Cramming in the pyrotechnic axe-wizardry of metal, the chundering drums of dance, and the infantile personal politics of punk. Vengeance and the Panther Queen sometimes get it right.
Without even mentioning their music, how you react to Vengeance and the Panther Queen will have a great deal to do with your tolerance for enforced artschool uber-irony and the kind of absurdist anarcho-wacky posturing that was probably just as fetch-me-my-revolver irritating when the original Dadaists were doing it in 1920s Montmartre cafes as it is now.
The drama group twattery of an EP entitled We Who Feel Our Lobes of Penitence Groped By Things With Petrol Claws is about as edgy and avant garde as a white-gloved mime artist doing trapped-in-the-glass-box in your face whilst you try to pay for groceries. And about as welcome.
The band hail from Dublin, a city which, thanks to the misguided Mother Records project of the late eighties, already endured a plague of guitar bands with a similar eagerness to display the crackling intensity of their leftbrain randomness through the medium of the Wacky Bandname (An Emotional Fish or Ghost of an American Airman, anyone?). With a blustering promise to 'fight the forces which drag rock and roll down to safe and reliable grounds' using 'solos sharp 'n' fast as a ninja wielding a machete and hulking stoner riffs threatening terrifying brute force', it is a pity that the actual music is not wholly convincing.
the medium of the Wacky Bandname
It's competent, certainly. Dual lead guitar solos remind of Thin Lizzy (appropriate, considering who they're supporting in a few days), but just a little too much. Bored, laconic backing chants convey the atonal angst of Belly or Sonic Youth, but again, the effect is contrived. It's all too postured, too studied.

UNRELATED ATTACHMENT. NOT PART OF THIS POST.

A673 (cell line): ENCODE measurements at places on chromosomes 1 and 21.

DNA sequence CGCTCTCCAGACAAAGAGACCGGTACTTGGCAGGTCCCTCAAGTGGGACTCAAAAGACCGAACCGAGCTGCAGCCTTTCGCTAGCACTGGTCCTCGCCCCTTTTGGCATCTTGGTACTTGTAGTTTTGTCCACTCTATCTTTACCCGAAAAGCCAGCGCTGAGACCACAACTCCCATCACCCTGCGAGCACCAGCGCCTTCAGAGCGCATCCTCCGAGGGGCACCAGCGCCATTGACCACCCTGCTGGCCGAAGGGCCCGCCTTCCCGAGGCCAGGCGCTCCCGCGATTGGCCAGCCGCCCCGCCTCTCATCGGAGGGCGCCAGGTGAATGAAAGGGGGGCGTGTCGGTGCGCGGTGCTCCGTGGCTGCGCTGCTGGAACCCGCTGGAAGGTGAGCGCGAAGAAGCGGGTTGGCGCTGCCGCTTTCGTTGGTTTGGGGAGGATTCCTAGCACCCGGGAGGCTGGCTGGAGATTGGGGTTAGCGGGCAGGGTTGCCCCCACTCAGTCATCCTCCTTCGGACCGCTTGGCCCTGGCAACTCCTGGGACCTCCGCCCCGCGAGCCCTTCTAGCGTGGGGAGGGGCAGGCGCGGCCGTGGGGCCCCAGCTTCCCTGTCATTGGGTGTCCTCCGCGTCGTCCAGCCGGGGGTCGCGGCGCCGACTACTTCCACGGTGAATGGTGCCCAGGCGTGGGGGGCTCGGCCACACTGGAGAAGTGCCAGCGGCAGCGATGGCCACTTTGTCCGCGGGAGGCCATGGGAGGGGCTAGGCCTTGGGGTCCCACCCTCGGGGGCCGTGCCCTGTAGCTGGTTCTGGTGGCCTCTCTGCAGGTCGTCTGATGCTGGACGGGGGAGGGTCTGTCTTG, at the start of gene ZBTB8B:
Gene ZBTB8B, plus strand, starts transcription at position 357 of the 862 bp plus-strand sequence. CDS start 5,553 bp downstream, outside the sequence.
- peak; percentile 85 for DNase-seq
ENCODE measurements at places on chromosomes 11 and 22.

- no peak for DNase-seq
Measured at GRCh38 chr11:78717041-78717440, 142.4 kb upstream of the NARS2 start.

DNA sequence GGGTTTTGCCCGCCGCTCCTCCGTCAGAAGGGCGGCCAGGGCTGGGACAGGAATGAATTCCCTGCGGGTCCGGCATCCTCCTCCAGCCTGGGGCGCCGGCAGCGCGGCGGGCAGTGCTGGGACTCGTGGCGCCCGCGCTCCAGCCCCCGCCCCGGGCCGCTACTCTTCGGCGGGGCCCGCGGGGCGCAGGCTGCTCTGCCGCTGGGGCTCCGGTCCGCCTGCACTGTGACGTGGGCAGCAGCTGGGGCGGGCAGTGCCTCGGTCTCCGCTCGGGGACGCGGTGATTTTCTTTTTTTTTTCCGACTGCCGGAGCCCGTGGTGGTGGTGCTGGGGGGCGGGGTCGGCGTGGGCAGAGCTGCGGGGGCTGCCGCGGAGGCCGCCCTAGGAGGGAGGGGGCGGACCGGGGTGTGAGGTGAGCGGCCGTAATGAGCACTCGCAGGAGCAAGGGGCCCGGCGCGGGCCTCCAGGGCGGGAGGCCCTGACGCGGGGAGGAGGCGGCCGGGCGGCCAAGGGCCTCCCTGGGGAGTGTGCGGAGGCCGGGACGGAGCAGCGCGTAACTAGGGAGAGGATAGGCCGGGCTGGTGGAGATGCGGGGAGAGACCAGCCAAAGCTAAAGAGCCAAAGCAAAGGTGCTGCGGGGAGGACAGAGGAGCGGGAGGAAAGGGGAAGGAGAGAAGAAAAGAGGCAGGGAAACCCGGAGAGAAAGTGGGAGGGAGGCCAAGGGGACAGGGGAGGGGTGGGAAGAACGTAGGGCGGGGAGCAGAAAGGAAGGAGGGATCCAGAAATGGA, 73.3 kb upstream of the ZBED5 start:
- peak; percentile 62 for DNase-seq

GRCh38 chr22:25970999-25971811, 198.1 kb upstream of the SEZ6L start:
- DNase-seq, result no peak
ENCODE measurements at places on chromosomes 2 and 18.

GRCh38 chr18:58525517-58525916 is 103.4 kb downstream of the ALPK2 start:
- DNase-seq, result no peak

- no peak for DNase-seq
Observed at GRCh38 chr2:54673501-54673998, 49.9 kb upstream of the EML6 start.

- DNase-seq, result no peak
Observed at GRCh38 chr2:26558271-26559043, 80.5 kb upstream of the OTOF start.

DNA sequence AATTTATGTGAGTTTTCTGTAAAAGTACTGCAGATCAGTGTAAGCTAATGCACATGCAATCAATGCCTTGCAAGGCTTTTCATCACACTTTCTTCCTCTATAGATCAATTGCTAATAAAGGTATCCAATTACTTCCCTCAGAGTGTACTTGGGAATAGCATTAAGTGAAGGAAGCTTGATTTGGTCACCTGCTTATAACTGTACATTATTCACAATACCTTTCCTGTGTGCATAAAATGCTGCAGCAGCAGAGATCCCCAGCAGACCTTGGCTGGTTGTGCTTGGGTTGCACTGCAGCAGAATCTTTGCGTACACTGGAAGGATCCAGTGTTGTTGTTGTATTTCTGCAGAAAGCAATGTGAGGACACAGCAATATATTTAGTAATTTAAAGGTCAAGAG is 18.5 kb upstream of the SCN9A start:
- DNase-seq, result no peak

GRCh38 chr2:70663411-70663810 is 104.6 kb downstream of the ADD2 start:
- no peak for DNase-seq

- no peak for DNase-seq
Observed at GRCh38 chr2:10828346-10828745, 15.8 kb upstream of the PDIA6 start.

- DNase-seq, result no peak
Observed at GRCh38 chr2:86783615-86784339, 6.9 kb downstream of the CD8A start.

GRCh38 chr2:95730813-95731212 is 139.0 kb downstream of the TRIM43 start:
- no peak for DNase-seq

Tara McCormack's angular aggressive vocals are doubtless backed up with a commanding stage-presence. There are almost certainly ripped tights and smudged kohl eyes involved, but the conviction needed to carry off a line such as 'I like to party, but I also like to fight' or 'never gonna work a nine-to-five' ( a cover of Millions of Dead Cops' 'I Hate Work') is utterly absent.
Punk, if it is to be anything other than an embarrassing relic, needs to be written and performed from a sense of absolute honesty and commitment. Without that, it becomes cringeworthy, touristic, Kim Wilde singing 'Kids of America'.
The concept, neatly put in the press release, is : 'even if you've heard it all before, you haven't heard it all at once'. And nor is it a bad concept. But for a band who embrace irony so tightly, the biggest irony is that the quest for an unrestricted free-form plundering of all that is great about rock, punk and dance music becomes restrictive in itself.
the pyrotechnic axe-wizardry of metal, the chundering drums of dance, and the infantile personal politics of punk
Cramming in the pyrotechnic axe-wizardry of metal, the chundering drums of dance, and the infantile personal politics of punk leave little room in the songs for anything of the band's own sound to develop. Yes, the mishmash is their USP, but it's not always compelling.
The clever-clever, roleplaying aspect of the concept is its core failing, along with a vocalist who seems to have spent more time working up a riot grrl persona than actually looking over the clunky GCSE rebel lyrics she's singing: 'what are these codes of conduct that we almost learn and, what are these laws that we almost observe?'
Harsh? Perhaps too much so. 'This is not a dignified way to make a living' has a bouncy momentum to it which, with so many elements interrupting the flow (drone backing vocals, guitar solos, a disjointed chorus) should really fall apart. 'My Ebola' also mashes a number of discrete elements and tempo shifts, chucking in a tongue-in-cheek guitar solo to finish. But both tracks have a manic allure that is impossible to resist.
exuberant, ballsy and unapologetic
The allure is in the energy, and the positivity of sticking to a musical approach that has its flaws, certainly, but which is nevertheless exuberant, ballsy and unapologetic. What the band need is some serious stage-time; the crucible intensity of a few suspicious, jaded audiences to galvanise the band dynamic and put some properly-earned aggressive attitude into those lead vocals.
If Vengeance and the Panther Queen acquit themselves with honours on May 17th at Whelan's in Dublin, (playing support to a Lynnot-less Thin Lizzy and a Slash-less Guns 'n' Roses) that will put the necessary swagger in their step. It could be a long time before they play a tougher gig, and it could be exactly the thing to turn a good act into a great one.
We Who Feel Our Lobes of Penitence Groped By Things With Petrol Claws is out on May 28th